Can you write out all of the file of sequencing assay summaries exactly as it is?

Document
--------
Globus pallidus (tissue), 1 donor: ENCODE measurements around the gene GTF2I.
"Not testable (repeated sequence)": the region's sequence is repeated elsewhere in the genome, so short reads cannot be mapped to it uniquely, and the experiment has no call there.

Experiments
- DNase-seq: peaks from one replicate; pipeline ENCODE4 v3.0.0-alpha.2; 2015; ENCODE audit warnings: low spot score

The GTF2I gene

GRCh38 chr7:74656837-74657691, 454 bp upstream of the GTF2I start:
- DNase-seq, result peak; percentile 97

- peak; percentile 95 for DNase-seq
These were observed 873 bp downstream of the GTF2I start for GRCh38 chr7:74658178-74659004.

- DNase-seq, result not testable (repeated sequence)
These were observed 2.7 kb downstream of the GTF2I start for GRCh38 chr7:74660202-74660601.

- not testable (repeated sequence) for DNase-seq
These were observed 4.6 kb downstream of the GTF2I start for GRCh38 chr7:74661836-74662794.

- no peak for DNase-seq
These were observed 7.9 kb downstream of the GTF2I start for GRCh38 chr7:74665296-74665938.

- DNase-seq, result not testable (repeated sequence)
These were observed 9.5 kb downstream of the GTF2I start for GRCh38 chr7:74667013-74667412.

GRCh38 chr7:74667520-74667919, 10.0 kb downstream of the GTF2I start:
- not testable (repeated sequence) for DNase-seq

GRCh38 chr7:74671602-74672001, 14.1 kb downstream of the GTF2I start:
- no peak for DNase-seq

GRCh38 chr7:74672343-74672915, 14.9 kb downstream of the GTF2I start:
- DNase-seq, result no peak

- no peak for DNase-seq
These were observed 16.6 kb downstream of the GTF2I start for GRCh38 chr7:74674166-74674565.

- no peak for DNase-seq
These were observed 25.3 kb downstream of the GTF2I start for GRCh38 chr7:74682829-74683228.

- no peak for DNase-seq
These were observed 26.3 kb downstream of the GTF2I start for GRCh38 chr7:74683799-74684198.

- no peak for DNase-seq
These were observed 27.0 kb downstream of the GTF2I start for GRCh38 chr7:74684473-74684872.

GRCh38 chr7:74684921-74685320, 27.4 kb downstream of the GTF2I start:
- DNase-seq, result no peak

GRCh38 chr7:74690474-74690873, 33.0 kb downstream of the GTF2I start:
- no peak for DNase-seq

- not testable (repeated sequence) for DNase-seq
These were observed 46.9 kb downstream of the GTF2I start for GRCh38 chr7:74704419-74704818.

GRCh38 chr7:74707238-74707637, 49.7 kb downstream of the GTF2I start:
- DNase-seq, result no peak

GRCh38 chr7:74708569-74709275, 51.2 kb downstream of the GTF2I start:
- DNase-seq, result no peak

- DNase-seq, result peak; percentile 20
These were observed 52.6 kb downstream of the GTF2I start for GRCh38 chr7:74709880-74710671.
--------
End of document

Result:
Globus pallidus (tissue), 1 donor: ENCODE measurements around the gene GTF2I.
"Not testable (repeated sequence)": the region's sequence is repeated elsewhere in the genome, so short reads cannot be mapped to it uniquely, and the experiment has no call there.

Experiments
- DNase-seq: peaks from one replicate; pipeline ENCODE4 v3.0.0-alpha.2; 2015; ENCODE audit warnings: low spot score

The GTF2I gene

GRCh38 chr7:74656837-74657691, 454 bp upstream of the GTF2I start:
- DNase-seq, result peak; percentile 97

- peak; percentile 95 for DNase-seq
These were observed 873 bp downstream of the GTF2I start for GRCh38 chr7:74658178-74659004.

- DNase-seq, result not testable (repeated sequence)
These were observed 2.7 kb downstream of the GTF2I start for GRCh38 chr7:74660202-74660601.

- not testable (repeated sequence) for DNase-seq
These were observed 4.6 kb downstream of the GTF2I start for GRCh38 chr7:74661836-74662794.

- no peak for DNase-seq
These were observed 7.9 kb downstream of the GTF2I start for GRCh38 chr7:74665296-74665938.

- DNase-seq, result not testable (repeated sequence)
These were observed 9.5 kb downstream of the GTF2I start for GRCh38 chr7:74667013-74667412.

GRCh38 chr7:74667520-74667919, 10.0 kb downstream of the GTF2I start:
- not testable (repeated sequence) for DNase-seq

GRCh38 chr7:74671602-74672001, 14.1 kb downstream of the GTF2I start:
- no peak for DNase-seq

GRCh38 chr7:74672343-74672915, 14.9 kb downstream of the GTF2I start:
- DNase-seq, result no peak

- no peak for DNase-seq
These were observed 16.6 kb downstream of the GTF2I start for GRCh38 chr7:74674166-74674565.

- no peak for DNase-seq
These were observed 25.3 kb downstream of the GTF2I start for GRCh38 chr7:74682829-74683228.

- no peak for DNase-seq
These were observed 26.3 kb downstream of the GTF2I start for GRCh38 chr7:74683799-74684198.

- no peak for DNase-seq
These were observed 27.0 kb downstream of the GTF2I start for GRCh38 chr7:74684473-74684872.

GRCh38 chr7:74684921-74685320, 27.4 kb downstream of the GTF2I start:
- DNase-seq, result no peak

GRCh38 chr7:74690474-74690873, 33.0 kb downstream of the GTF2I start:
- no peak for DNase-seq

- not testable (repeated sequence) for DNase-seq
These were observed 46.9 kb downstream of the GTF2I start for GRCh38 chr7:74704419-74704818.

GRCh38 chr7:74707238-74707637, 49.7 kb downstream of the GTF2I start:
- DNase-seq, result no peak

GRCh38 chr7:74708569-74709275, 51.2 kb downstream of the GTF2I start:
- DNase-seq, result no peak

- DNase-seq, result peak; percentile 20
These were observed 52.6 kb downstream of the GTF2I start for GRCh38 chr7:74709880-74710671.